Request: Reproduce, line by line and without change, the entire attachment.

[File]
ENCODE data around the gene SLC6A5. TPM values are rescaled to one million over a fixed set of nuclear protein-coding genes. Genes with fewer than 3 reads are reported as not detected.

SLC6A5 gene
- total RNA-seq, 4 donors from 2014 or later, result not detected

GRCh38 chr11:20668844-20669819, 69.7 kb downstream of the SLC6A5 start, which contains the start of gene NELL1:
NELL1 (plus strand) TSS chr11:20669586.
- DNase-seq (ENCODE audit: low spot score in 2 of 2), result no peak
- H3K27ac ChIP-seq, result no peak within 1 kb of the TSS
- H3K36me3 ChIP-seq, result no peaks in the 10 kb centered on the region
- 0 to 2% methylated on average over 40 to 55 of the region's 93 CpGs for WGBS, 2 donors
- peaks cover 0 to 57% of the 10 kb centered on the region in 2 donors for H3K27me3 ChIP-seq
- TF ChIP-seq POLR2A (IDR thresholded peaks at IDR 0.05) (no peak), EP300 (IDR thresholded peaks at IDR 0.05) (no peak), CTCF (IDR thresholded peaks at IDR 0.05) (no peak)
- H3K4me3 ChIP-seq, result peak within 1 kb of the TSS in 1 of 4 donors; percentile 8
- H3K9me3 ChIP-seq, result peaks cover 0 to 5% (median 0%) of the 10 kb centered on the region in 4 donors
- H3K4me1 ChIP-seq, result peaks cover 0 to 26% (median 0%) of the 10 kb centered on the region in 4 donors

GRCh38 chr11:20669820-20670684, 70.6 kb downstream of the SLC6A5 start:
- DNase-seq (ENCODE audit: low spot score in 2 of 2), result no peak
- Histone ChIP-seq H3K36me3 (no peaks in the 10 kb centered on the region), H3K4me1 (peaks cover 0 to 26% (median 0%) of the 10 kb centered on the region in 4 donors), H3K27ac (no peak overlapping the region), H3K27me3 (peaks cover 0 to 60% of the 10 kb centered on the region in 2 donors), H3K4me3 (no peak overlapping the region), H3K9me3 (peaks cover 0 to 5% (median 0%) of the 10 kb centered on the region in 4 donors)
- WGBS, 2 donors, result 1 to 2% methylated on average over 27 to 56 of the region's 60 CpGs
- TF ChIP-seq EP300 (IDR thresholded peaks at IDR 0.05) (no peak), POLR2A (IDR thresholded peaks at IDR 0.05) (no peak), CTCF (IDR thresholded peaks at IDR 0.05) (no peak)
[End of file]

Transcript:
ENCODE data around the gene SLC6A5. TPM values are rescaled to one million over a fixed set of nuclear protein-coding genes. Genes with fewer than 3 reads are reported as not detected.

SLC6A5 gene
- total RNA-seq, 4 donors from 2014 or later, result not detected

GRCh38 chr11:20668844-20669819, 69.7 kb downstream of the SLC6A5 start, which contains the start of gene NELL1:
NELL1 (plus strand) TSS chr11:20669586.
- DNase-seq (ENCODE audit: low spot score in 2 of 2), result no peak
- H3K27ac ChIP-seq, result no peak within 1 kb of the TSS
- H3K36me3 ChIP-seq, result no peaks in the 10 kb centered on the region
- 0 to 2% methylated on average over 40 to 55 of the region's 93 CpGs for WGBS, 2 donors
- peaks cover 0 to 57% of the 10 kb centered on the region in 2 donors for H3K27me3 ChIP-seq
- TF ChIP-seq POLR2A (IDR thresholded peaks at IDR 0.05) (no peak), EP300 (IDR thresholded peaks at IDR 0.05) (no peak), CTCF (IDR thresholded peaks at IDR 0.05) (no peak)
- H3K4me3 ChIP-seq, result peak within 1 kb of the TSS in 1 of 4 donors; percentile 8
- H3K9me3 ChIP-seq, result peaks cover 0 to 5% (median 0%) of the 10 kb centered on the region in 4 donors
- H3K4me1 ChIP-seq, result peaks cover 0 to 26% (median 0%) of the 10 kb centered on the region in 4 donors

GRCh38 chr11:20669820-20670684, 70.6 kb downstream of the SLC6A5 start:
- DNase-seq (ENCODE audit: low spot score in 2 of 2), result no peak
- Histone ChIP-seq H3K36me3 (no peaks in the 10 kb centered on the region), H3K4me1 (peaks cover 0 to 26% (median 0%) of the 10 kb centered on the region in 4 donors), H3K27ac (no peak overlapping the region), H3K27me3 (peaks cover 0 to 60% of the 10 kb centered on the region in 2 donors), H3K4me3 (no peak overlapping the region), H3K9me3 (peaks cover 0 to 5% (median 0%) of the 10 kb centered on the region in 4 donors)
- WGBS, 2 donors, result 1 to 2% methylated on average over 27 to 56 of the region's 60 CpGs
- TF ChIP-seq EP300 (IDR thresholded peaks at IDR 0.05) (no peak), POLR2A (IDR thresholded peaks at IDR 0.05) (no peak), CTCF (IDR thresholded peaks at IDR 0.05) (no peak)